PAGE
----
To date, some 500 fishery administration officials have been trained in all aspects of SMART implementation to increase their capacity to manage and safeguard fisheries resources, through support from the UN Food and Agriculture Organization of the UN (FAO), with funding from the EU, according to the FAO. 

The FAO’s support complements the CAPFISH-Capture project by increasing the capacity of FiA officials to utilise the Spatial Monitoring and Reporting Tool (SMART).

This platform, comprising various software and analysis tools, aids officials in managing and safeguarding fisheries resources. 

“This tool facilitates the collection, storage, analysis, and evaluation of data on patrol efforts, outcomes, threat levels, and other enforcement activities,” FAO stated in a May 17 press release, obtained by The Post on May 20.

Song Hong, deputy director-general of the Fisheries Administration (FiA) at the Ministry of Agriculture, Forestry and Fisheries, explained that SMART patrolling of fisheries has been in place since 2021, with over 45,000 inland and 2,500 marine SMART inspections logged each year.

“Marine and freshwater data models for SMART have been developed, a Khmer language interface for the latest version of SMART software has been implemented for computers and phones, and a core SMART team within the FiA has been established to provide technical support to field staff, manage data, conduct analyses, and update data models,” he added.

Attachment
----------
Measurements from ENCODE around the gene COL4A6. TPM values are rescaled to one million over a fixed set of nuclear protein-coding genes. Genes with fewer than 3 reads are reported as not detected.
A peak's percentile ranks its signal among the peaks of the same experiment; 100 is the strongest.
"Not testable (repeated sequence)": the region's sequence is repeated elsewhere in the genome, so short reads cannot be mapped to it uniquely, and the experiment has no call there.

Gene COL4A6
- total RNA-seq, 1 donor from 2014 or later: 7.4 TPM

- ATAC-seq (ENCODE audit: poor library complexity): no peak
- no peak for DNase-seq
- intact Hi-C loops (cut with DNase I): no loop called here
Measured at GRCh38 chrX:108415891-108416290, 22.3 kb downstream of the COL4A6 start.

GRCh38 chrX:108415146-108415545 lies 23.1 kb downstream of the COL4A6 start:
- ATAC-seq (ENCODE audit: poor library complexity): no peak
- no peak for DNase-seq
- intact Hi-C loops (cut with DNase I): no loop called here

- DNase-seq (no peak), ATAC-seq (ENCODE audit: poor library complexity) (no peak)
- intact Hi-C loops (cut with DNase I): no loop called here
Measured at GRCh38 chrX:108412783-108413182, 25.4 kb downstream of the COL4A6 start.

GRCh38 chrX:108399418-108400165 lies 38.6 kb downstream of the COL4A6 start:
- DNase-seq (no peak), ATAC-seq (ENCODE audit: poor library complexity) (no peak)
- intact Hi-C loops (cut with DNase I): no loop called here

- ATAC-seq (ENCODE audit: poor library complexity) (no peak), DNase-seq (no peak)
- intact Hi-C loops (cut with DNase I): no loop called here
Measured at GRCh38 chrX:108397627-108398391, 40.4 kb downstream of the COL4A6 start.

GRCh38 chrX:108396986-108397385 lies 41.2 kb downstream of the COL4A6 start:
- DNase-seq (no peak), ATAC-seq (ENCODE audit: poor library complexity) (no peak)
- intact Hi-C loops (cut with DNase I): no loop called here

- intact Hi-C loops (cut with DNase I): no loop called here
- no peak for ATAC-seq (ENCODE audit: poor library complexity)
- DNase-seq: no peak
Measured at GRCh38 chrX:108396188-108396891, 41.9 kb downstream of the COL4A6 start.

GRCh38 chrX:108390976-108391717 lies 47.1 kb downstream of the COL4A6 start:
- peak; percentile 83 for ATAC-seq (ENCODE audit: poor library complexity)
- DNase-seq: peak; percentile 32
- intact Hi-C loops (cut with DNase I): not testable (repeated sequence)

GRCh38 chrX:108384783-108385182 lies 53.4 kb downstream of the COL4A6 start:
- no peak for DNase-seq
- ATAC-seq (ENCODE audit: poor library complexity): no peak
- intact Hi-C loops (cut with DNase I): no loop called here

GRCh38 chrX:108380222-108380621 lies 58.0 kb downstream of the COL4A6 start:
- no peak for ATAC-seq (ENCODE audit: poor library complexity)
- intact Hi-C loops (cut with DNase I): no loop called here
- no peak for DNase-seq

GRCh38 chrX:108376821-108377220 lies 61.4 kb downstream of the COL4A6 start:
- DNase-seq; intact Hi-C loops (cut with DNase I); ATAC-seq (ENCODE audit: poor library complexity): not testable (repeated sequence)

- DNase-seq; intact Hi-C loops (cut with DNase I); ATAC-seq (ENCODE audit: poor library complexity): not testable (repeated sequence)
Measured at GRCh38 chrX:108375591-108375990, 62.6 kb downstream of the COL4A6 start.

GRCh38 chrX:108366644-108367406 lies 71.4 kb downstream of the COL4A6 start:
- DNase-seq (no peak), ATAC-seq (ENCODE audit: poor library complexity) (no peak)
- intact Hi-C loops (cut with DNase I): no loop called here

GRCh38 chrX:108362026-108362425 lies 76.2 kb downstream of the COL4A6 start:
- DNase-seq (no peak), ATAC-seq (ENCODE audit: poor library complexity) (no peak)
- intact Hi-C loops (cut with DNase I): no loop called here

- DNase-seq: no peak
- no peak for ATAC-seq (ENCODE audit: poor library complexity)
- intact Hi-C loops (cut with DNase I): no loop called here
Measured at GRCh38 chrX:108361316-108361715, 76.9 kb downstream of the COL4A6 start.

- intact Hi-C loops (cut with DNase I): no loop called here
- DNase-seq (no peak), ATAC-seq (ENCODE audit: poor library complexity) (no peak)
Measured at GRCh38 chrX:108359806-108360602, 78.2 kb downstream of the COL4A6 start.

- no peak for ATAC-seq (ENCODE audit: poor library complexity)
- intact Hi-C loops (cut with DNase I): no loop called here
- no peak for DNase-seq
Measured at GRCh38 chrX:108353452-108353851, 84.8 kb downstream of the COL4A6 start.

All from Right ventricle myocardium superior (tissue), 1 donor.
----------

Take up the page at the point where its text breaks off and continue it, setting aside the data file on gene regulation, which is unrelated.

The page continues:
The EU-funded CAPFISH-Capture project aims to enhance compliance with the Kingdom’s fisheries regulations, with the FAO’s technical assistance supporting the FiA to apply SMART technology to strengthen law enforcement.

The achievements of SMART implementation in Cambodia – along with future enforcement strategies using SMART to ensure sustainable fishing practices – were presented during a two-day workshop from May 16-17.

Theodorus Visser, technical specialist (Freshwater Fisheries Management and Information) with FAO Cambodia, said that SMART is used worldwide in more than 1,000 conservation areas across 100 countries and has been adopted by over 25 governments as a standard for data and information management. In Cambodia, it has been deployed as a law enforcement monitoring tool at various terrestrial, freshwater, and marine sites since 2013.